After 17 years, they’re finally coming up

When the ground temperature reaches at least 64 degrees Fahrenheit on their 17th year, trillions of cicadas rise up from the depths of the earth… but only in North America; this doesn’t happen anywhere else on earth.

And it’s happening this year, in 2021.

These cicadas are endemic to North America. Now, I know we’ve got a pandemic fresh in our memories, but endemic, in this case, means a plant or animal that is native and restricted to a certain place or region.

Not all indigenous plants and animals are endemic. They must be native and restricted to a specific place, area, or region.

Some cicadas have already come up

In Columbia, Maryland, a homeowner was sifting through just a shovel load of dirt from his backyard when he found a cicada nymph — in a matter of minutes, he found at least 7 nymphs in just a third of a square foot of dirt. That’s a rate of nearly 1 million cicadas nymphs per acre. And a nearby neighbor’s yard yielded a rate of 1.5 million cicadas per acre!

  • Zoom out to a square mile and that would be 900,000,000. Nearly 1 million cicadas per square mile (if the density remained consistent, of course).

Cicada recipes

There’s even a whole PDF of recipes for you to “cook and enjoy” these insects. Appetizers, main dishes, and even desserts! Could there be anything better? 🙂

Cicadas are nothing to worry about or be afraid of

Cicadas don’t bite or sting… nothing to be afraid of at all. They’re really just a big inconvenience to a lot of people. Personally, I’m not too thrilled about cicadas swarming my backyard either. I’ve read a few different articles that talk about the odor they leave behind when they die too. Death never smells nice. They’re just going to drop dead out of the trees and fertilize the very tree that helped give them life (cicadas feed off the roots of the trees for the 17 years they’re underground).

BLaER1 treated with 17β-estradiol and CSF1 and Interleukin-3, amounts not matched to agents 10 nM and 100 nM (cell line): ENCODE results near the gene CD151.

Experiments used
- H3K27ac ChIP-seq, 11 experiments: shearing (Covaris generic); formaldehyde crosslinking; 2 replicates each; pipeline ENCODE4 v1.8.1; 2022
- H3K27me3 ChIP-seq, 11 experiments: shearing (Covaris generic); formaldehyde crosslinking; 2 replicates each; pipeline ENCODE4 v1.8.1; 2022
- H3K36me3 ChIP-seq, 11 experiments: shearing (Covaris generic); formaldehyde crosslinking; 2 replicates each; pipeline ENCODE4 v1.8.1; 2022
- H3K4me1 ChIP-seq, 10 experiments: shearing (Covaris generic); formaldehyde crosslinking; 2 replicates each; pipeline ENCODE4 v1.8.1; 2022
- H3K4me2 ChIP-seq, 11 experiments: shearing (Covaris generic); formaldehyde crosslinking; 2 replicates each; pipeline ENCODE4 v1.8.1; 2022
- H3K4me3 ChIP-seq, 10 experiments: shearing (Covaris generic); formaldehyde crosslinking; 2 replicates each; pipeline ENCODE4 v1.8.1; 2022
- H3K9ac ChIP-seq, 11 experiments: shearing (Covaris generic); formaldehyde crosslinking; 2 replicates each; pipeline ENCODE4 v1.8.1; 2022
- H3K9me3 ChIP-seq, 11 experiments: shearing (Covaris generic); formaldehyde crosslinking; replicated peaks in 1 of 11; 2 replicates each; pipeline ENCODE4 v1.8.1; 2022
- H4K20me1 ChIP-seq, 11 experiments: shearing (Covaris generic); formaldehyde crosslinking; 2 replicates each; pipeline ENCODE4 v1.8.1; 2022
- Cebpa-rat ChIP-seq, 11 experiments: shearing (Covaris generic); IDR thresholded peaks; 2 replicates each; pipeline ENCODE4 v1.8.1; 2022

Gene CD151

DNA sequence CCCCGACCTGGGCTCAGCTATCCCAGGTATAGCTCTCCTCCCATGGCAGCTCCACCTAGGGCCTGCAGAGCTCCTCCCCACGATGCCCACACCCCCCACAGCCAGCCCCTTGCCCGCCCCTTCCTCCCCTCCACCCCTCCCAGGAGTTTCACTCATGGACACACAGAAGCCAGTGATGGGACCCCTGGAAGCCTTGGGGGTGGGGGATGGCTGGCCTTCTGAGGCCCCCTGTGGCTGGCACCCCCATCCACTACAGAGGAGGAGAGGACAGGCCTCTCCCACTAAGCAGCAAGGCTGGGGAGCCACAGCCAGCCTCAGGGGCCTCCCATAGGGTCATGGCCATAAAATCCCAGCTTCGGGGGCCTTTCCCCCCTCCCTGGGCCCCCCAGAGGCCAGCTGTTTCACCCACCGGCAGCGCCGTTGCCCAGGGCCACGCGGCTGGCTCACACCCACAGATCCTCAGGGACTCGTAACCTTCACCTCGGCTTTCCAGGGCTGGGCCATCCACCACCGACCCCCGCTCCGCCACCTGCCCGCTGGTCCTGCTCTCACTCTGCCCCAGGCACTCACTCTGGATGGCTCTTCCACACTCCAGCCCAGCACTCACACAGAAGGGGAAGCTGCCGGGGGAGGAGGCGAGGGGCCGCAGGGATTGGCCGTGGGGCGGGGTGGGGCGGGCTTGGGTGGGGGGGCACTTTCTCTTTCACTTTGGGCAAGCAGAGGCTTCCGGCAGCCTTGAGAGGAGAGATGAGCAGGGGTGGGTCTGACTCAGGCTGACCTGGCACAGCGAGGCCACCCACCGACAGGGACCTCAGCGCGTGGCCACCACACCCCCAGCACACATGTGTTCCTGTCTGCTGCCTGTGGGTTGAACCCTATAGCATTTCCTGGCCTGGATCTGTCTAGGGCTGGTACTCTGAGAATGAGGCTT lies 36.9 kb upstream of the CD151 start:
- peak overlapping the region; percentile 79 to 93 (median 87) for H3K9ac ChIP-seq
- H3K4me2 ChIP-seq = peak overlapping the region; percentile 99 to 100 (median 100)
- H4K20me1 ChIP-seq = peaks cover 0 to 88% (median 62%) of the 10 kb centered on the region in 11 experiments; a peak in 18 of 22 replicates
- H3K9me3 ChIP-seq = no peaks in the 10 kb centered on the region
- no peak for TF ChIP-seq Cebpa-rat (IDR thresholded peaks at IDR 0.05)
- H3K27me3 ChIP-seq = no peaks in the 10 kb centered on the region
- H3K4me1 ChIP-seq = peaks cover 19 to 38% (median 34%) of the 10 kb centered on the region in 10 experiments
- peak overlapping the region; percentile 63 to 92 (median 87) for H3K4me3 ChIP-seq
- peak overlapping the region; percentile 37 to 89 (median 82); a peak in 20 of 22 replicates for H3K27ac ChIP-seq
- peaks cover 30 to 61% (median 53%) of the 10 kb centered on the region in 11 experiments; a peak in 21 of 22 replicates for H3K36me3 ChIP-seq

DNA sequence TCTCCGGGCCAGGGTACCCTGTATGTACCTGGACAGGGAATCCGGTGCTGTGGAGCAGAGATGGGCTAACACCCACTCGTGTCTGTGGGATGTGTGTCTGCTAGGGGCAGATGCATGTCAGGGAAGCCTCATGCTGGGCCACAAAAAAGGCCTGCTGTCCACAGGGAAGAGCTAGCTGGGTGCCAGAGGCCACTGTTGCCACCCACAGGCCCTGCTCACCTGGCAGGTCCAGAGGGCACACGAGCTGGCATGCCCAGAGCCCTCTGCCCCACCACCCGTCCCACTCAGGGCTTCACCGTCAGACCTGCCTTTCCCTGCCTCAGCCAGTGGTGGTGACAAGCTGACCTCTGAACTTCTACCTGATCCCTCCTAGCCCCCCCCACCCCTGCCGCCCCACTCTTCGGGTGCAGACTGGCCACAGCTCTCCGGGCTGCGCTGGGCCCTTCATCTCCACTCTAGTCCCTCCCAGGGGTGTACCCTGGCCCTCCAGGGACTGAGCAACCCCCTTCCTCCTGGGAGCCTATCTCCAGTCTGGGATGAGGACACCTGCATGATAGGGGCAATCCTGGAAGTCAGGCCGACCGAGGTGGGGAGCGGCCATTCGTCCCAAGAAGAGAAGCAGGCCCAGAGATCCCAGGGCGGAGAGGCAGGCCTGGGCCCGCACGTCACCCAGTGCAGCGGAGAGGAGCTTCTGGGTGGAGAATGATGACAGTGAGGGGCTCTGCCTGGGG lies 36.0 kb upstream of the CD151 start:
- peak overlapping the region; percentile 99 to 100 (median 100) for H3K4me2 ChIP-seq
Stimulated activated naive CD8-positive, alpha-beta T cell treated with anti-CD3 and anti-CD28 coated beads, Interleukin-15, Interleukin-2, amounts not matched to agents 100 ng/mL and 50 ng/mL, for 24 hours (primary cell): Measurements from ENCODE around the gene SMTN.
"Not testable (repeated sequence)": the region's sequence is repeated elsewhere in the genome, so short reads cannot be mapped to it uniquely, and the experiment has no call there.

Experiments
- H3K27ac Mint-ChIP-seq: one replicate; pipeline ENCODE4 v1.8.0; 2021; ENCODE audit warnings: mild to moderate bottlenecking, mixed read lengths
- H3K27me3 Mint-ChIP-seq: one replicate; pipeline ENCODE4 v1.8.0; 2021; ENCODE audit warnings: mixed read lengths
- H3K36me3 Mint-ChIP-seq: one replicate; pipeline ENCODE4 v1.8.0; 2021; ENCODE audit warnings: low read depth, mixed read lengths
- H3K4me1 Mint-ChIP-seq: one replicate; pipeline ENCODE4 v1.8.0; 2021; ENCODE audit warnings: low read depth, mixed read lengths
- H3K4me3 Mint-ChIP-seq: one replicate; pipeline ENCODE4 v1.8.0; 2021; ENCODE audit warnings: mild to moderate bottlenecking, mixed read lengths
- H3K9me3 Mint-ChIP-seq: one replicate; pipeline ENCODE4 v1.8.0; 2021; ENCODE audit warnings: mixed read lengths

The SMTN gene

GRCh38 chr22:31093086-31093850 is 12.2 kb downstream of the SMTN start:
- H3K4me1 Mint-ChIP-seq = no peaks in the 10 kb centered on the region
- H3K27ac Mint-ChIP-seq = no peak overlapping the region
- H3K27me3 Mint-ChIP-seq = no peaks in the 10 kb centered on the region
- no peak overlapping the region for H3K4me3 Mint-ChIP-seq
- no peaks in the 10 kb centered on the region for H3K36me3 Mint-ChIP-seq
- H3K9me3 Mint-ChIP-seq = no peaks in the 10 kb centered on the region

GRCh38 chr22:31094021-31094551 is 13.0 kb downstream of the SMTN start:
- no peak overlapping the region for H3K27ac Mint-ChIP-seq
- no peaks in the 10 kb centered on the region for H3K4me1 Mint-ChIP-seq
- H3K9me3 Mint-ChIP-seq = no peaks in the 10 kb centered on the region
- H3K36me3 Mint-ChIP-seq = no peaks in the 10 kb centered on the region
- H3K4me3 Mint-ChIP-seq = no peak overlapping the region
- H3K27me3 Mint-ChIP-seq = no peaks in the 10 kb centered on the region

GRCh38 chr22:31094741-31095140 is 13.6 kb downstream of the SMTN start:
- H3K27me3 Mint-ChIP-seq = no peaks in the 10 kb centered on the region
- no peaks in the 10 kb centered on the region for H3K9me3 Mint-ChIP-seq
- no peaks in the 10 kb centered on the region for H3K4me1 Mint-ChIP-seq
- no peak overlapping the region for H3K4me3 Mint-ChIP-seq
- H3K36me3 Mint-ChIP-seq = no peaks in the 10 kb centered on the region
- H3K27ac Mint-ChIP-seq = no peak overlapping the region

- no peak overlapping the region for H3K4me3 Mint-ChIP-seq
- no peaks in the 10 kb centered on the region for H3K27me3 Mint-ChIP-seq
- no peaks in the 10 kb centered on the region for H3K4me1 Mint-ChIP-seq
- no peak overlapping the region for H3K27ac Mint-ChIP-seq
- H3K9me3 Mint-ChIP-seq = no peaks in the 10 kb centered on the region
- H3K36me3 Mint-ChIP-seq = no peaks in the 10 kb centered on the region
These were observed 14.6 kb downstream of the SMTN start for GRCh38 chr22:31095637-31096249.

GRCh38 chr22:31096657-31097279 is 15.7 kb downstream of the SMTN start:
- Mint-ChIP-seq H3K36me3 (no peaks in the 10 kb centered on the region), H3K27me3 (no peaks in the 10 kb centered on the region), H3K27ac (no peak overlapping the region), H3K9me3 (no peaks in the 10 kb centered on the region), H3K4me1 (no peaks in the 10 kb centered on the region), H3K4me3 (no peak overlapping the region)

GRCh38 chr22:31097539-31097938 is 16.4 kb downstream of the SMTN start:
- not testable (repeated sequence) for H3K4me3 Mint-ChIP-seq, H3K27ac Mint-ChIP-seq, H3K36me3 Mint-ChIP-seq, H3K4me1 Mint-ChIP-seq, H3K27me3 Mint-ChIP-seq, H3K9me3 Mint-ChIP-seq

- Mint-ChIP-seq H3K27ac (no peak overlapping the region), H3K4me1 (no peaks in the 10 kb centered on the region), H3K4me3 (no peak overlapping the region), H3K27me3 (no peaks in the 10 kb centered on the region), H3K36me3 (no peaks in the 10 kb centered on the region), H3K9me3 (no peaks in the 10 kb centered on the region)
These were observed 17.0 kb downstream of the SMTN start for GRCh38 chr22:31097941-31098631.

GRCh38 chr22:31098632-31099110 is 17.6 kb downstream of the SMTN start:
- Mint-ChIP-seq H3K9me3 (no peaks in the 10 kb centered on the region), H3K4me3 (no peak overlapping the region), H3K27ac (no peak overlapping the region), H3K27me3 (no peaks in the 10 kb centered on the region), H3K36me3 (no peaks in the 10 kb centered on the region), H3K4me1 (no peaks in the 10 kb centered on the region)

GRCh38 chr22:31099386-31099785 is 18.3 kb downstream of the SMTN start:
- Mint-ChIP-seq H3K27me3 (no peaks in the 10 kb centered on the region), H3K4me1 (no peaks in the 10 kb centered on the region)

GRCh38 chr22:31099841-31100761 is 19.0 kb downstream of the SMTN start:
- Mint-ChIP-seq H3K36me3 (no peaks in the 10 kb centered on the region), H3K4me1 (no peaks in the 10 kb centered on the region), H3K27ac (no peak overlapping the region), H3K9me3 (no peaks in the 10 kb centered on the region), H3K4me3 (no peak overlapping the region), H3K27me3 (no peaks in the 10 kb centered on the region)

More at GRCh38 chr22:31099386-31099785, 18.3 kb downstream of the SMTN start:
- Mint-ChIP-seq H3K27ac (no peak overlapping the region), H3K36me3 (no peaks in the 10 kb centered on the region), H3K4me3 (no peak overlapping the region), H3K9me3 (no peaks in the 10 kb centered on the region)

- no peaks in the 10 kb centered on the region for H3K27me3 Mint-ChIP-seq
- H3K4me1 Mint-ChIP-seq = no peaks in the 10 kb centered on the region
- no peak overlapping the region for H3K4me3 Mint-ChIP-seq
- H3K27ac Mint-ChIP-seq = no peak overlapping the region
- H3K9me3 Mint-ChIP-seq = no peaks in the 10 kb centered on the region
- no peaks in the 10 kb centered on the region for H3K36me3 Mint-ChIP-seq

And even though they basically swarm the trees, studies have shown that cicadas have no long-term effects on adult trees. They’re likely to overwhelm a number of baby trees, but this only happens once every 17 years.

The insects climb up the nearest vertical surface, often the tree whose roots sustained them. They shed their exoskeletons and inflate their wings. After a few days resting and waiting for their shells to harden, the mating begins. The frenzy is impossible to miss once hordes of males start emitting their high-pitched mating song. That happens via sound-producing structures called tymbals on either side of their abdomen.

“They may amass … in parks, woods, neighborhoods and can seemingly be everywhere,” Michigan State University entomologist Gary Parsons explained in an MSU question and answer session on the phenomenon. “When they are this abundant, they fly, land, and crawl everywhere, including occasionally landing on humans.”

It’s all over in a matter of weeks though

These things spend 17 years underground until their instincts are screaming at them telling them to go up.

This generation of cicadas have never been above ground; they’ve never even seen sunlight, right? They have absolutely no idea what they’re doing, they just know they’re supposed to go up!

They’re basically young adults who are incredibly sexually charged and ready to go. They all make it to the treetops, the males start singing and whatnot, and it’s all romance from there. Within a few weeks, the babies are born and always end up falling out of the tree onto the ground.

From there, they burrow underground and begin that 17-year cycle all over again. We won’t see those little buggers again until 2038.

The moms and dads? They too end up falling out of the trees onto the ground, but only to help fertilize the trees over the next year. Because they die.

What kind of life is that?

17 years… underground, no sunlight, eating tree roots… you come up for a bit, feel that warm sun, make a lot of love, and die within weeks. They barely got to have those slutty college years.

I really don’t know much about cicadas, but when I heard this phenomenon was happening this year, I knew I wanted to learn more. And I’m glad I did. These insects seemingly only have a lifespan of a few weeks. But, in reality, they’ve been alive since 2004. They could legally drive a car.

I can’t think of another insect with that kind of lifespan.

Edit from June 9th — saw this tweet and had to put it in here.

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